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President Trump Suspends Visas For Foreign Workers in Latest Anti-Immigration Move

The President claimed he’s “protecting” American jobs from the temporary foreign workers he, and his businesses, have a long history of employing.

President Donald Trump in the Oval Office in July 2019, when Guatemala signed a safe third country agreement to restrict asylum applications to the U.S. from Central America. It's one of the Trump admin.'s many efforts at restricting legal immigration into the U.S. (Photo by Jabin Botsford/The Washington Post via Getty Images)
President Donald Trump in the Oval Office in July 2019, when Guatemala signed a safe third country agreement to restrict asylum applications to the U.S. from Central America. It's one of the Trump admin.'s many efforts at restricting legal immigration into the U.S. (Photo by Jabin Botsford/The Washington Post via Getty Images)

President Donald Trump, in an executive order late Monday, announced the suspension of some employment-based visas through the end of the year — effectively banning hundreds of thousands of temporary foreign workers from entering the United States. 

The Trump administration claimed — without proof — that these temporary foreign workers pose “a risk of displacing and disadvantaging” American workers. The order goes into effect Wednesday.

This policy move, based on the unsubstantiated claim that native-born Americans are losing their jobs to immigrants, comes during historic economic fallout in the U.S. as a result of the COVID-19 crisis, and his administration’s struggle to address it.  It has drawn criticism from immigration advocates and even some of the president’s supporters.

One of the visas targeted by the President in this order is the H-2B, a temporary visa for seasonal workers. These are the same temporary foreign workers that President Trump’s businesses have a long history of employing — even during his time in office.

Other employment-based visas suspended by the executive order include: H-1B visas for high-skilled workers, often in STEM fields that America has a shortage of; L visas, for foreign-born employees of U.S. companies that are based outside the U.S.; and J visas, for scholars, exchange programs, and even camp counselors and au pairs in some cases.

“This proclamation ensures Americans are first in line for American jobs as the economy reopens,” Acting Secretary of the Department of Homeland Security Chad Wolf — who previously worked for a lobbying group that advocated for H-1B visas — said in a statement. He added that DHS “stands ready to implement this important executive action.” The order signed Monday also suspends new green cards for some people outside the U.S. for the rest of the year, expanding temporary immigration restrictions that Trump issued in late April that were set to expire in June.  Green cards, a name that references the document’s color, are the official identification cards issued to people who’ve obtained lawful permanent resident (LPR) status in the U.S.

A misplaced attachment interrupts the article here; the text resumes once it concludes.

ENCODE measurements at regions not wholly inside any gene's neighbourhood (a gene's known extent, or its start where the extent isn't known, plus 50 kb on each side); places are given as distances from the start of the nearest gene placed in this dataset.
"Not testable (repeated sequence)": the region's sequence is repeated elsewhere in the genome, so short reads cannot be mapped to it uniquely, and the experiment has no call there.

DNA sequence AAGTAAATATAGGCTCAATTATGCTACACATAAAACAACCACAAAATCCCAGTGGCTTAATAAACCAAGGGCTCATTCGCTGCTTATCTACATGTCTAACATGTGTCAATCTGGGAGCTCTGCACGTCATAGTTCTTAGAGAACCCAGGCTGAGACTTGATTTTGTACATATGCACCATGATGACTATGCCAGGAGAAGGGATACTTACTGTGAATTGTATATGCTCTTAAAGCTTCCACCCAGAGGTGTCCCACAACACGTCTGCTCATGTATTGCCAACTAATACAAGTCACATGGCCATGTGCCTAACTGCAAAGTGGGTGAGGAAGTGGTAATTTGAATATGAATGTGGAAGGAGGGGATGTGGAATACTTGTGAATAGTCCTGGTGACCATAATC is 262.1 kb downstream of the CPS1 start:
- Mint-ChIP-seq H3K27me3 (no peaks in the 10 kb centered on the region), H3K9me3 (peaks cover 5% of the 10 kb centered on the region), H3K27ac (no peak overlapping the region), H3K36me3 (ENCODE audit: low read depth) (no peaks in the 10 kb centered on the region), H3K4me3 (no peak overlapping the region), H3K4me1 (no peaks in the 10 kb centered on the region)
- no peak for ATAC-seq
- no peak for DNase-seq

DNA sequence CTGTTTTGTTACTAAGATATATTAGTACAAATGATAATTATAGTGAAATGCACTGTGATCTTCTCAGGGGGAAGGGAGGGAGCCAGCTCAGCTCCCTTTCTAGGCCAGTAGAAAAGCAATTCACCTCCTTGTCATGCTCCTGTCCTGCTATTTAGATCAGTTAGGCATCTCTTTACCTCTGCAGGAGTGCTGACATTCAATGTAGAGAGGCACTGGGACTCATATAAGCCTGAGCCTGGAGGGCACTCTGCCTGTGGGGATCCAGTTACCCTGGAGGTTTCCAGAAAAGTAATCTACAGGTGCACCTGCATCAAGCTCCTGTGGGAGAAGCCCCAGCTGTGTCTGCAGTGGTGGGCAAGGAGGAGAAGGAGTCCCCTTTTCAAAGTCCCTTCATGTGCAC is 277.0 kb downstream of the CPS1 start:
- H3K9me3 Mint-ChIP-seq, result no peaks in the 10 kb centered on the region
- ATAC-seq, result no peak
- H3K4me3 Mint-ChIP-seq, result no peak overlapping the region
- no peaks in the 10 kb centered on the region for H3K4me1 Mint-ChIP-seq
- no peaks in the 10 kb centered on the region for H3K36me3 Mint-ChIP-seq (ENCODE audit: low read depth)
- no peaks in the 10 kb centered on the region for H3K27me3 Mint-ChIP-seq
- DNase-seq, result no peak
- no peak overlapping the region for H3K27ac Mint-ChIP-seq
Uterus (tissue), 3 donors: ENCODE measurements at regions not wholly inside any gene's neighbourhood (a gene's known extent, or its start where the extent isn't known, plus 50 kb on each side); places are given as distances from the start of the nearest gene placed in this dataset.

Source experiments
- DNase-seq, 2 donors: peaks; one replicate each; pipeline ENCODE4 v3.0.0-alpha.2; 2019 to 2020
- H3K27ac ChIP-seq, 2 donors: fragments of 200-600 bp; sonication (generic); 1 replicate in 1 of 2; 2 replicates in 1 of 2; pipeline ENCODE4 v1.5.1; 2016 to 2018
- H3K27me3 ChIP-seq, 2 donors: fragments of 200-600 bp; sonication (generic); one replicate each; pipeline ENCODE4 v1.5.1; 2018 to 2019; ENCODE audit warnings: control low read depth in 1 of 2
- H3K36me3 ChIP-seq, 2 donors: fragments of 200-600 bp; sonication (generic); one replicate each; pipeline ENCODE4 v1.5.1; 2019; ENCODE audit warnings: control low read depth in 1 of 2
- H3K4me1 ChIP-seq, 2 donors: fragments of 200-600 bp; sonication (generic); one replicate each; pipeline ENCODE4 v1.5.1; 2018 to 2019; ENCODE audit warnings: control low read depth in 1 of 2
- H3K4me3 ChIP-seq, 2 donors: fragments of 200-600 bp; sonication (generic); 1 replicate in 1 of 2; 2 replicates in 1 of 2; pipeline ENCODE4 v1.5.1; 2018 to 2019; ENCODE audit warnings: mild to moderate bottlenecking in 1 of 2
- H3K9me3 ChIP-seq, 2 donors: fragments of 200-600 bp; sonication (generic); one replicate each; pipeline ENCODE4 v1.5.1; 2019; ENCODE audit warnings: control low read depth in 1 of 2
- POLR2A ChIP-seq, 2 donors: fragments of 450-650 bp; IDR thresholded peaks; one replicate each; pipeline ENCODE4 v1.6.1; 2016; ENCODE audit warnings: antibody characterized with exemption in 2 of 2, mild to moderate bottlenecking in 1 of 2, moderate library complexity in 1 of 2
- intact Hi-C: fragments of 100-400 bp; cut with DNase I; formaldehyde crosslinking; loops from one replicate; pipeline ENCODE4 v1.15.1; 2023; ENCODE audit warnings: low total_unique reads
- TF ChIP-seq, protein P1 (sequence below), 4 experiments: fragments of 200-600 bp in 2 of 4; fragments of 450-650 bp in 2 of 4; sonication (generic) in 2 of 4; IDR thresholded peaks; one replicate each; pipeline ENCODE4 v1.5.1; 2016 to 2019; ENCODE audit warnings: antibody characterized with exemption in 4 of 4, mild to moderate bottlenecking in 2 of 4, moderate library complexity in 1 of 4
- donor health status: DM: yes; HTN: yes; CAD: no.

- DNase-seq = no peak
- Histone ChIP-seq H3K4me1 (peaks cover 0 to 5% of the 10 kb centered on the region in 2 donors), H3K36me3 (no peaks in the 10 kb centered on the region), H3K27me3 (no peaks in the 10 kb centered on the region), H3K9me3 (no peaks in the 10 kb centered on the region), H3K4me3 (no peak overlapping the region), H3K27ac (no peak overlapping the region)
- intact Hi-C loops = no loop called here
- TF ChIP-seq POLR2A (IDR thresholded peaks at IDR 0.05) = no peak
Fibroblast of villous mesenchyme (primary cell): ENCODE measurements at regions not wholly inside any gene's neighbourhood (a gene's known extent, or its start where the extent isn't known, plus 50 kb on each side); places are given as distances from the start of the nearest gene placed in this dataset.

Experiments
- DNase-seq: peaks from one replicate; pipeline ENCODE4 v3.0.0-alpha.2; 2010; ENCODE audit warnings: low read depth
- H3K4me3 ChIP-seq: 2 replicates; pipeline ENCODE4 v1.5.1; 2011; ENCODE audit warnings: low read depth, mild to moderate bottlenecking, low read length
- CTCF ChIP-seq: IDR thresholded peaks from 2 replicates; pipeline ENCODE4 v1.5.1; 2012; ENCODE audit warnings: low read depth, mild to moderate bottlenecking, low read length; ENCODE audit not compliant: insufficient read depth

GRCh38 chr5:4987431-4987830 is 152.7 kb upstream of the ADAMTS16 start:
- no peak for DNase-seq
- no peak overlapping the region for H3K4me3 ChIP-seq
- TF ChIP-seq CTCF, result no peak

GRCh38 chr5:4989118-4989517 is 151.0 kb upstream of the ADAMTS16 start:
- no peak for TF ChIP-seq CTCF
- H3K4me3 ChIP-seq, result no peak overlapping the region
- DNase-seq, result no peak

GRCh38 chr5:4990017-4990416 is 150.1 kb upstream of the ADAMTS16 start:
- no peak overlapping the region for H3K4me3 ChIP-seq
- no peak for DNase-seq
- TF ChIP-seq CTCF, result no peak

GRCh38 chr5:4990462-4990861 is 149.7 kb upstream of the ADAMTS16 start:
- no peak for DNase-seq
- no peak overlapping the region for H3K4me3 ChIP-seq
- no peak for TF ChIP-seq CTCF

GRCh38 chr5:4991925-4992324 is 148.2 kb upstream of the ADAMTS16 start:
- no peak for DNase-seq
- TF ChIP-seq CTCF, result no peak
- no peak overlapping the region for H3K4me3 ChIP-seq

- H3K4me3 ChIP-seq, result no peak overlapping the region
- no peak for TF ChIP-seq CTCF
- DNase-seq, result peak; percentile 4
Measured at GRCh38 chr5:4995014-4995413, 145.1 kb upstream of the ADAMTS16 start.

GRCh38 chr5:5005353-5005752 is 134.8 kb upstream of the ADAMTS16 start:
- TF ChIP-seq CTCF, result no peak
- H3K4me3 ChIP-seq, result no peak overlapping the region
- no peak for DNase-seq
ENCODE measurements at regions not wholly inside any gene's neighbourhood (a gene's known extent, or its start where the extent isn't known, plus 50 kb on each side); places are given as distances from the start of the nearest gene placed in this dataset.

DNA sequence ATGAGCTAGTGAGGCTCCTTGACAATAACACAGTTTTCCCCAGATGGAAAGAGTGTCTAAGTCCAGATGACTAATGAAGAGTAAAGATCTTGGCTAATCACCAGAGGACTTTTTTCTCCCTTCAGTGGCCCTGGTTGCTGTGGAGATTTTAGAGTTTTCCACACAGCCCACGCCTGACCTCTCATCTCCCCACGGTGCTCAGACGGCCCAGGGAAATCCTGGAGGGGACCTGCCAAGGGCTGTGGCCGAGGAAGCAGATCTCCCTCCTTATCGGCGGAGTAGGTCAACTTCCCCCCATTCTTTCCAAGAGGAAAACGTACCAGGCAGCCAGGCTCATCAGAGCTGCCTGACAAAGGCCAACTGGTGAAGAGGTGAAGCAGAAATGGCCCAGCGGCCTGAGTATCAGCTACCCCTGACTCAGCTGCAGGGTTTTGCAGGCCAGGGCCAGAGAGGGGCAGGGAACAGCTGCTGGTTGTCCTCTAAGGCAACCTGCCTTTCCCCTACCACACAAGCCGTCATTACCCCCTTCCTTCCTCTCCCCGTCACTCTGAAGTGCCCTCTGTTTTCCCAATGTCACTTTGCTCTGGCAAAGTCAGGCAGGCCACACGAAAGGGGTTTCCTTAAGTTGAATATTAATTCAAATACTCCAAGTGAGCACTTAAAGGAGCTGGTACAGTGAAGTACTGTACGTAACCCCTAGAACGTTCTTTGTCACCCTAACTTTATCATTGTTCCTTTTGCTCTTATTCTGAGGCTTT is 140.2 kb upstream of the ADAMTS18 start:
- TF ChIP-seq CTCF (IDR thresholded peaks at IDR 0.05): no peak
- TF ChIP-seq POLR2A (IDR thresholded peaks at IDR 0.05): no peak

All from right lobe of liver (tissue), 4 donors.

The restrictions will not apply to temporary foreign workers or green card holders already in the United States, according to the president’s order.

President Trump — who has centered the country’s economic success in his campaign —  is now seeking re-election as at least 21 million Americans are unemployed.  

Immigrant rights advocates, business leaders, and even some of Trump’s most ardent supporters blasted the executive order. 

“This is not a COVID-19 response or an economic response,” ACLU’s deputy director of immigration policy Andrea Flores said in a statement. “It’s the exploitation of a pandemic to institute divisive policies and reshape immigration law.”

A number of the nation’s largest tech companies, who heavily rely on H-1B visas to fill STEM positions because there’s a shortage of American workers who have the skills necessary for such jobs, blasted the president’s order.

"This proclamation undermines America’s greatest economic asset: its diversity,” Twitter Vice President of Public Policy and Philanthropy Jessica Herrera-Flanigan said in a statement.  “People from all over the world come here to join our labor force, pay taxes, and contribute to our global competitiveness on the world stage.”

Apple CEO Tim Cook also spoke out against the president’s policy.

One of the president’s most vocal supporters, Sen. Lindsey Graham (R-SC), said in a Twitter thread that he believes President Trump’s order will “will create a drag on our economic recovery.”

The non-partisan Migration Policy Institute estimates the president’s restrictions could bar 219,000 temporary foreign workers and their families as well as 158,000 green card applicants from entering the United States through this year.

Critics have said the Trump administration is using the pandemic as an excuse to tighten immigration restrictions  — an area that White House senior advisers including Stephen Miller have long focused on. “These immigration bans are more red meat and not jobs for the base,” said Rebecca Shi, executive director for the Illinois Business Immigration Coalition, to the New York Times. “They don’t even serve Trump’s own business interests.”